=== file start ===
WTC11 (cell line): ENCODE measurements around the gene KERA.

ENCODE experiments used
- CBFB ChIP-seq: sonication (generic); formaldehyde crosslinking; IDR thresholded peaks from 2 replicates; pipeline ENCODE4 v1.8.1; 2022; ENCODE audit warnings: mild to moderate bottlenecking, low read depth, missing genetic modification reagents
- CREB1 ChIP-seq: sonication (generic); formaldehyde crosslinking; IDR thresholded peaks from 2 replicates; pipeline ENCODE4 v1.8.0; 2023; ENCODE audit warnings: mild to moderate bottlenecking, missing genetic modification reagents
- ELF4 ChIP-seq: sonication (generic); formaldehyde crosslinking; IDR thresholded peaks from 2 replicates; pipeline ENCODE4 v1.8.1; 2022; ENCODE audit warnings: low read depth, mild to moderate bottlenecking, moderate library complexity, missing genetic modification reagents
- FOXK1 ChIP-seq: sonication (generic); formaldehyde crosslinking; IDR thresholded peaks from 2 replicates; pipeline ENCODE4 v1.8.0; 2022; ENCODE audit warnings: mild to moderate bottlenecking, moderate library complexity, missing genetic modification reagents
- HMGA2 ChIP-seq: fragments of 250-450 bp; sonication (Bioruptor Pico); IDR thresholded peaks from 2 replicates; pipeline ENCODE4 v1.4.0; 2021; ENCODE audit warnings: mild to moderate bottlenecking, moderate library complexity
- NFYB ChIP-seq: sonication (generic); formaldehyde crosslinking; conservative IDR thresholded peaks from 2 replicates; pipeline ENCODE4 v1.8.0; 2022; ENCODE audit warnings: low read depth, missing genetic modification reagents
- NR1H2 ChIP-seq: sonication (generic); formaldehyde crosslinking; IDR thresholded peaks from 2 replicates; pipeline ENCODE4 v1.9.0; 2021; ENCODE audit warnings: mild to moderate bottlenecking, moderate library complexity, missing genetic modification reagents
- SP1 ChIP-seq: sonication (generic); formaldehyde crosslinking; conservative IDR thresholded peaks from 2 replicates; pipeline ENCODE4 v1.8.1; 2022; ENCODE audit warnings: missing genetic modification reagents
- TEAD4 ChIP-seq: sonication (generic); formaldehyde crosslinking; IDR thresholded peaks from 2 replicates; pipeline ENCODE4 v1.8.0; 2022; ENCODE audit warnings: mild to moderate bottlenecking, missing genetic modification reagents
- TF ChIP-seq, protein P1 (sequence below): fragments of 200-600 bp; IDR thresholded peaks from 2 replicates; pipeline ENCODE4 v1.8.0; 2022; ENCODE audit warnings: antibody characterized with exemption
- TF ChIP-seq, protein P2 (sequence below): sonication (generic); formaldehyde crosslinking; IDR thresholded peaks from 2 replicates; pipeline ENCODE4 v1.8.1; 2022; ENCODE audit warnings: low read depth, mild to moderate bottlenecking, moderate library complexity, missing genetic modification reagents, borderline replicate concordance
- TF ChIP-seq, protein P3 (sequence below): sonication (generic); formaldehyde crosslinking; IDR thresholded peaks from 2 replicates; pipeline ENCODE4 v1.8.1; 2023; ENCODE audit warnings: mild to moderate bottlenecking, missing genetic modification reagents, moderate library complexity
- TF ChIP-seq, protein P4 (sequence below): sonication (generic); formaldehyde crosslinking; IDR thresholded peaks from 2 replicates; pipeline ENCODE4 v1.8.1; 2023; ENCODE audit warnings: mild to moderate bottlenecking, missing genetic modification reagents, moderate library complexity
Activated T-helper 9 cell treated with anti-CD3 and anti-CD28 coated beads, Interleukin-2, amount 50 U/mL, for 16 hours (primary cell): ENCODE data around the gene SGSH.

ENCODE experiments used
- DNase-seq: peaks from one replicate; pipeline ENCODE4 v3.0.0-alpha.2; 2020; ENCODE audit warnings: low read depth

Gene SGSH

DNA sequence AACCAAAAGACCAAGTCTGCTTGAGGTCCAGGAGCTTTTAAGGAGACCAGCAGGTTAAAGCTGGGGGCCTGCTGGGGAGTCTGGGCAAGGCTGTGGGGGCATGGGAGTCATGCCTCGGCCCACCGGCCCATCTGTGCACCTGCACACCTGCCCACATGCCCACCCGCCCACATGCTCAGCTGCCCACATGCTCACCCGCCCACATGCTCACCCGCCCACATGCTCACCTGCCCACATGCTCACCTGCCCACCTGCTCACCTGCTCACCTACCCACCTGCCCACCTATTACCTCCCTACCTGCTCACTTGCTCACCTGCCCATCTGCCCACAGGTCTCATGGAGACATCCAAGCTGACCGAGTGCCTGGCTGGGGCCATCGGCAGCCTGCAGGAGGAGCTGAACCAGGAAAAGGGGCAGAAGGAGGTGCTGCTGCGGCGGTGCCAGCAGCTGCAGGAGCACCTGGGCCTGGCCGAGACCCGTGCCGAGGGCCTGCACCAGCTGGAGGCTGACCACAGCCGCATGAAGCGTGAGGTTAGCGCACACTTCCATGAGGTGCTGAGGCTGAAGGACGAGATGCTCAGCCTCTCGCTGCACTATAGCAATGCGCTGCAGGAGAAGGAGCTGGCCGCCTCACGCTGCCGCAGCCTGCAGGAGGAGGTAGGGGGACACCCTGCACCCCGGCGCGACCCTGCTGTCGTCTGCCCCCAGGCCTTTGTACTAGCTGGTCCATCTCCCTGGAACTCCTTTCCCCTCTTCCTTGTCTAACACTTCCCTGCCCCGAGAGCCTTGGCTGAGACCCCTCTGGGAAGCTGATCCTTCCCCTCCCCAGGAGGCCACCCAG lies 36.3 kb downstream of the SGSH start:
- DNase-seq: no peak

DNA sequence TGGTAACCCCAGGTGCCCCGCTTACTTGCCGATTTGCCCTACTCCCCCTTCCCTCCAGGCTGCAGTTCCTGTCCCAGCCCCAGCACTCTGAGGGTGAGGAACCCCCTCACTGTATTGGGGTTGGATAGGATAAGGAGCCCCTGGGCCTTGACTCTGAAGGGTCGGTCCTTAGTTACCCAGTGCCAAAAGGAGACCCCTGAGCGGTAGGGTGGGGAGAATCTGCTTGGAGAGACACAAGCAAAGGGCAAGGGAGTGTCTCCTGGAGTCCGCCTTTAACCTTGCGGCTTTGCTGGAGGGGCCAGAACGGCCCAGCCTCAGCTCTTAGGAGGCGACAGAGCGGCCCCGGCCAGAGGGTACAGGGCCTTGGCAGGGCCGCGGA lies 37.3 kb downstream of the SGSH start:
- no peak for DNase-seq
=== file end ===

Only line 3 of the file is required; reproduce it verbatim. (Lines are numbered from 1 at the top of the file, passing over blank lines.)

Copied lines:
- CBFB ChIP-seq: sonication (generic); formaldehyde crosslinking; IDR thresholded peaks from 2 replicates; pipeline ENCODE4 v1.8.1; 2022; ENCODE audit warnings: mild to moderate bottlenecking, low read depth, missing genetic modification reagents